Sometimes I will shop a place just to get a feel. I tend to look like a tenant so I can get away with it. But, you can always say you are previewing for a friend, cousin, child, whatever will serve the purpose. In this situation, you are looking for the sales process and getting a quick look at the same time. Try to ask tenant like questions, such as, how is the sound barrier from the upstairs units, amenities, how quiet at night, crime, etc... Never let on that you are a potential buyer when you do this!!!

There will be a great opportunity to validate all that was said when you run numbers, rent comps, perform physical inspections, etc... I am always looking for issues that can be fixed or modified to improve operations. Bad onsite management is frequently the key to this.
 
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randallg99

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JScott, I have been looking at some apartment deals and some large commercial deals for myself and formulated the strategy that SteveO helped outline for you...

one thing I will add is this, and it's only because of some experiences I have had and it strengthens the bargaining position:

Tie the deal up and only then go for the nitty gritty details... have everyone lined up... make sure attorney isn't going on vacation (if so, get someone else)... contractors, inspectors, etc... Romancing the deal can kill it while having the DD contingency can do 2things: a) avoid losing the deal to someone else; and b) make sure the owner is honest with his numbers. (to me, this is #1 priority)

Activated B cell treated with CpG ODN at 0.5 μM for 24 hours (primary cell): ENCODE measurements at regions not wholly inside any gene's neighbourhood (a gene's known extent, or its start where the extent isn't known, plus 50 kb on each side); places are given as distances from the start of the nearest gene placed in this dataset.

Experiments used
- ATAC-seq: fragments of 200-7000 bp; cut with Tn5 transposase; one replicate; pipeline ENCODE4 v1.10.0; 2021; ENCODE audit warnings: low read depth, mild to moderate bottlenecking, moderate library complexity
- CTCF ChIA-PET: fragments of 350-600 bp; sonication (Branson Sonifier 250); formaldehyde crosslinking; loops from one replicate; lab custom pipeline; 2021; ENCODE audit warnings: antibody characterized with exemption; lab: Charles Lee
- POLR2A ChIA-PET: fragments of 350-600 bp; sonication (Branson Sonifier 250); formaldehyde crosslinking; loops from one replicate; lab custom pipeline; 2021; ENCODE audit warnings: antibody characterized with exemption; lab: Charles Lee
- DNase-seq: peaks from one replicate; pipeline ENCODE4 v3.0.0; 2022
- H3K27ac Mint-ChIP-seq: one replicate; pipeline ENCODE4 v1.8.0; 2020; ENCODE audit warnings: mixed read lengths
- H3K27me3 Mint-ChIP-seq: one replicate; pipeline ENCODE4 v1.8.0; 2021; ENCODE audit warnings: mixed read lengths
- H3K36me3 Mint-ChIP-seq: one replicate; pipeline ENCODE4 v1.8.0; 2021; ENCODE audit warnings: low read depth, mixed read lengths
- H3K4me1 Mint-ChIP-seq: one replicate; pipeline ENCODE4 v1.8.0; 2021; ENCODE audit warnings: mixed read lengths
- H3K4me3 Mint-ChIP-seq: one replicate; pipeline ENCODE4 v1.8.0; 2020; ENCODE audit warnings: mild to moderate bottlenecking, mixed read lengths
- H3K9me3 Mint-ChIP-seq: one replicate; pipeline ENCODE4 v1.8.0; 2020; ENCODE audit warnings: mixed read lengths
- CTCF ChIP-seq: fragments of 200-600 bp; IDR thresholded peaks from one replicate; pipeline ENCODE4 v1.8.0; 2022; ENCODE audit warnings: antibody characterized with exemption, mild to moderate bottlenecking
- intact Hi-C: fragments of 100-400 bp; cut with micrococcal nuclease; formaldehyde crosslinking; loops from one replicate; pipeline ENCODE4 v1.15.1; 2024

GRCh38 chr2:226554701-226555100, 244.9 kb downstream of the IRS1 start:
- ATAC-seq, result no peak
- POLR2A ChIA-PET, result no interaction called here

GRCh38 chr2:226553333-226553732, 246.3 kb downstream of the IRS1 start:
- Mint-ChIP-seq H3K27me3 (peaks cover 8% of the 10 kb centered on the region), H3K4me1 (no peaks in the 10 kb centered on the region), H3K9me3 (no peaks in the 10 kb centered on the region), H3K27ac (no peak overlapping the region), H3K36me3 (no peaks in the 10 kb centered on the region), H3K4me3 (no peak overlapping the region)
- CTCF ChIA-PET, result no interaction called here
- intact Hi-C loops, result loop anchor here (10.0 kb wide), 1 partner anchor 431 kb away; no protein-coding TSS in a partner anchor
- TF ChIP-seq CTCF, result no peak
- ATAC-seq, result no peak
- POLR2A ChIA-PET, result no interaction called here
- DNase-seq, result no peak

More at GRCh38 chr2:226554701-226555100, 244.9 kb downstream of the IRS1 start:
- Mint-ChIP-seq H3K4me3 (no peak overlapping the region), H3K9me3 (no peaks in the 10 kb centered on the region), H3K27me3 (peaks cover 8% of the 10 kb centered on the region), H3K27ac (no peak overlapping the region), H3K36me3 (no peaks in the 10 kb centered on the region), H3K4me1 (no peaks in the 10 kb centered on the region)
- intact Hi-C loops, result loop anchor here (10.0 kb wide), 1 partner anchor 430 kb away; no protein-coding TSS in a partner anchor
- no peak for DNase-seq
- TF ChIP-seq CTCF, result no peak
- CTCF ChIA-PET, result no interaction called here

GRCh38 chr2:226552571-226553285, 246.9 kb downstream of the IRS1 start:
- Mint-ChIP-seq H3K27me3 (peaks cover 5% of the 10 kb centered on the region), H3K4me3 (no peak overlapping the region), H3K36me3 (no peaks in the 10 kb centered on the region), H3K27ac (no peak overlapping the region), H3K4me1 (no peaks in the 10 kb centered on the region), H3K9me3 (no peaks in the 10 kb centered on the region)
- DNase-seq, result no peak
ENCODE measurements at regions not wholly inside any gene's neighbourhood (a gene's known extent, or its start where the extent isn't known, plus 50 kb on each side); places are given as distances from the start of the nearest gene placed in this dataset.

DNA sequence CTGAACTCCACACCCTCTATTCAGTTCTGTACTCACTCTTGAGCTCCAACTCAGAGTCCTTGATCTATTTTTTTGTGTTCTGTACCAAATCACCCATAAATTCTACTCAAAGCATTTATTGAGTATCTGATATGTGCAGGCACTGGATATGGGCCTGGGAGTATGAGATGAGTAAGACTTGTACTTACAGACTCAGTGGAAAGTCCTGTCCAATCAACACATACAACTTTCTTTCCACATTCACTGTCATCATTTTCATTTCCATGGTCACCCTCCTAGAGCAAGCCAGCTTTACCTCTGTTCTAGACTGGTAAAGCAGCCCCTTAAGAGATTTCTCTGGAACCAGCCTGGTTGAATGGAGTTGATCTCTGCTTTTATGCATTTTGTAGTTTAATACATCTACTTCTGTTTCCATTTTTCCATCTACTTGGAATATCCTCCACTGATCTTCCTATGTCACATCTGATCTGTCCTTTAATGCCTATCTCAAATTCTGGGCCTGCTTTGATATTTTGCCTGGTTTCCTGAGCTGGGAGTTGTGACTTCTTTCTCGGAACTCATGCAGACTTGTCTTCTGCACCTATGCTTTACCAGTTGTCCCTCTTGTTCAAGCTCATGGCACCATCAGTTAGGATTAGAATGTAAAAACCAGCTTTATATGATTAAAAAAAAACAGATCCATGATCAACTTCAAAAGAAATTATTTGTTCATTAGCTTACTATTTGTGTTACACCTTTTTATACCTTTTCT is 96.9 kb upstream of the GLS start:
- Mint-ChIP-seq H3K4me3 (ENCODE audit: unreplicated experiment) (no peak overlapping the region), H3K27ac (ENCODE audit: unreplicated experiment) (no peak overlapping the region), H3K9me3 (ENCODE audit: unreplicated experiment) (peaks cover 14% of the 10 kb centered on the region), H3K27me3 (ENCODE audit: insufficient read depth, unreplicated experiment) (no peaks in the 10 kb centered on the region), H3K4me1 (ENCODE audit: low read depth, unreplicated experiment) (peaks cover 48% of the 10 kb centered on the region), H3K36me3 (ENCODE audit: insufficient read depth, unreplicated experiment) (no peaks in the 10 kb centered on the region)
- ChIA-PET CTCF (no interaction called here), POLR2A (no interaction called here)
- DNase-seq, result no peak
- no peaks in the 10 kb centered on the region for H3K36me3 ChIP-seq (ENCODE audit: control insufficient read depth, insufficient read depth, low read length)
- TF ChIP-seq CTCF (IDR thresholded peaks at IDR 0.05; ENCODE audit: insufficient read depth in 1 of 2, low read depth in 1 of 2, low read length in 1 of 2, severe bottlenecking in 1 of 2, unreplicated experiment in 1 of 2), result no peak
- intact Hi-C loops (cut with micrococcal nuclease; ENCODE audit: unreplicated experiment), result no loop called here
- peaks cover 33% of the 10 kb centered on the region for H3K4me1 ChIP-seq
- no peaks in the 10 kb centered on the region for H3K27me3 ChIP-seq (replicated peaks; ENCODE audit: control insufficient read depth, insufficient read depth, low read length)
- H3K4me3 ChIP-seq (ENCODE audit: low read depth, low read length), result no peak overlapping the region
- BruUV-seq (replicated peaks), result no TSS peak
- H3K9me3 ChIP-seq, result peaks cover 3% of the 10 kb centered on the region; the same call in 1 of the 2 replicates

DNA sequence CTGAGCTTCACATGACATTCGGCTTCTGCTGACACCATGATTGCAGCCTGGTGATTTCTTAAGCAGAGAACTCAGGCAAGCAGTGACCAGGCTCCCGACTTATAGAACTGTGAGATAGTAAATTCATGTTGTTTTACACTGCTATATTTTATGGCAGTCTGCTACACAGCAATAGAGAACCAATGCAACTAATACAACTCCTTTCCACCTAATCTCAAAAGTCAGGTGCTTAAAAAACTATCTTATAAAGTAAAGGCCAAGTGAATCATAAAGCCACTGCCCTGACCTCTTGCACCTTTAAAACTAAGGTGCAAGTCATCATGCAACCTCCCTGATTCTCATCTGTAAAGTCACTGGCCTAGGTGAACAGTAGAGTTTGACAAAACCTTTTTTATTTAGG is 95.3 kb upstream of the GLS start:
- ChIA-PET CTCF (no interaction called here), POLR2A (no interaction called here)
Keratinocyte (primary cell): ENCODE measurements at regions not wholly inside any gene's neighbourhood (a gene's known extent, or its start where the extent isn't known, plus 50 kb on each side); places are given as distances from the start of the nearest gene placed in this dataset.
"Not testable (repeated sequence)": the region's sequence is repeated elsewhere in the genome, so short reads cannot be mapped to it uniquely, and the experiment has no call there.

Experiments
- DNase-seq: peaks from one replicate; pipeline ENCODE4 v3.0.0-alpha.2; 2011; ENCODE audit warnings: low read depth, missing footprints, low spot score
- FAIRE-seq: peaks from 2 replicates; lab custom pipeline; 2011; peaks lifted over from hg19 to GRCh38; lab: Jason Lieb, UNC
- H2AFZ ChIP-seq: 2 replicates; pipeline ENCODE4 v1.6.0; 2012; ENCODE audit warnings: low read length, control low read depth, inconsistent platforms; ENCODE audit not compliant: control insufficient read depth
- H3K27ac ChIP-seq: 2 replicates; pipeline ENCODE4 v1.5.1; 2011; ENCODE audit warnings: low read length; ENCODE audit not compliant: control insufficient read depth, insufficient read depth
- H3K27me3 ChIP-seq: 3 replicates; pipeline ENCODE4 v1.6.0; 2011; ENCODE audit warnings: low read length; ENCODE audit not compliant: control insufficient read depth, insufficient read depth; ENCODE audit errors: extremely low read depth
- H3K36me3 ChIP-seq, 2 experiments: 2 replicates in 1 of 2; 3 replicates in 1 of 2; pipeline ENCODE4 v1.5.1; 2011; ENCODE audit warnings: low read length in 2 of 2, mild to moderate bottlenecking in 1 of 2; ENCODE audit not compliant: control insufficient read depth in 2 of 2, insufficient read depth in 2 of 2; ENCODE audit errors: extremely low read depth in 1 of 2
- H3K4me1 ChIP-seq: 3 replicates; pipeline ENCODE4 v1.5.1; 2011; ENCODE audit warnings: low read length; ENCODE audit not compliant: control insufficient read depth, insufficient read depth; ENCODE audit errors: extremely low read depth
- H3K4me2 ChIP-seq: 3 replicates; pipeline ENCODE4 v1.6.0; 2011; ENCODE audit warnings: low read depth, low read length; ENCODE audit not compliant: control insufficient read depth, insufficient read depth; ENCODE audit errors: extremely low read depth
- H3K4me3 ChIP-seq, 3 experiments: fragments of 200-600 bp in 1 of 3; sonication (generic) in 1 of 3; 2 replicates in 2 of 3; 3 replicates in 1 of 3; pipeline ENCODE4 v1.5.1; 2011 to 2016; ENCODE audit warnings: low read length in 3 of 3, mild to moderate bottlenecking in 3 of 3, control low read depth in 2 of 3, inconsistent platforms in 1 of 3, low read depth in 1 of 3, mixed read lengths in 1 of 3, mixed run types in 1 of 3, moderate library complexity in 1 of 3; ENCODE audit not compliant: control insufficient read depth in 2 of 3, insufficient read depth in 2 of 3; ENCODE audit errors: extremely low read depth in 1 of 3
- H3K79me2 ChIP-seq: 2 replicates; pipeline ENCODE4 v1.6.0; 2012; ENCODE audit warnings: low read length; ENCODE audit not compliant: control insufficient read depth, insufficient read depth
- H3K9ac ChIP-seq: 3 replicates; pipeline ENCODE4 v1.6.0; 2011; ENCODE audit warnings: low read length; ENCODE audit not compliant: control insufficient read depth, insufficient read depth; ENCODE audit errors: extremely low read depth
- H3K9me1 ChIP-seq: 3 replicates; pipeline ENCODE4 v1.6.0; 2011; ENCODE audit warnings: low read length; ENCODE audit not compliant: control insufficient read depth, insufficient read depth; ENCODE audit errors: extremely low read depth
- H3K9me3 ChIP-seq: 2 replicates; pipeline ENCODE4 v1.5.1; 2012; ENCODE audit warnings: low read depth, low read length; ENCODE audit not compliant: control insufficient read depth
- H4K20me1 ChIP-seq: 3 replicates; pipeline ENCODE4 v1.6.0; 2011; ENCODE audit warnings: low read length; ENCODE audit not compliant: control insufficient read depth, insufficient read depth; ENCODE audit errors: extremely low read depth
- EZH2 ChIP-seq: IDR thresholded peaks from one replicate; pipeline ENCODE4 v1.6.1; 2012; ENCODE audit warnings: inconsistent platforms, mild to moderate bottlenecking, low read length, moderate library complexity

numbers are often construed to look better than they really are.
 
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JScott

JScott

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one thing I will add is this, and it's only because of some experiences I have had and it strengthens the bargaining position:

Tie the deal up and only then go for the nitty gritty details...
Good advice...

The only thing that I'm still confused about is the earnest money deposit. It's not clear to me the circumstances under which that money is gotten back or lost to the seller (I realize that it depends on the contract terms, but I'm not sure what a typical contract would look like)?

For example, if it turns out the seller didn't include some expense in his pro-forma numbers (that would ultimately make the return on the investment not nearly as attractive), would that entitle me to a refund of my deposit?

What if I did comps and found that the comps don't support the seller's pro-forma income numbers? Would that entitle me to my money back?

Or what if I had an inspection done, and the inspector told me that the roof would need replacing in a couple years (and that new expense changed my investment numbers)? Would that entitle me to my money back?

Understanding this certainly will help me understand what DD I need to do *before* I put down a deposit vs. what DD I do after I put down a deposit.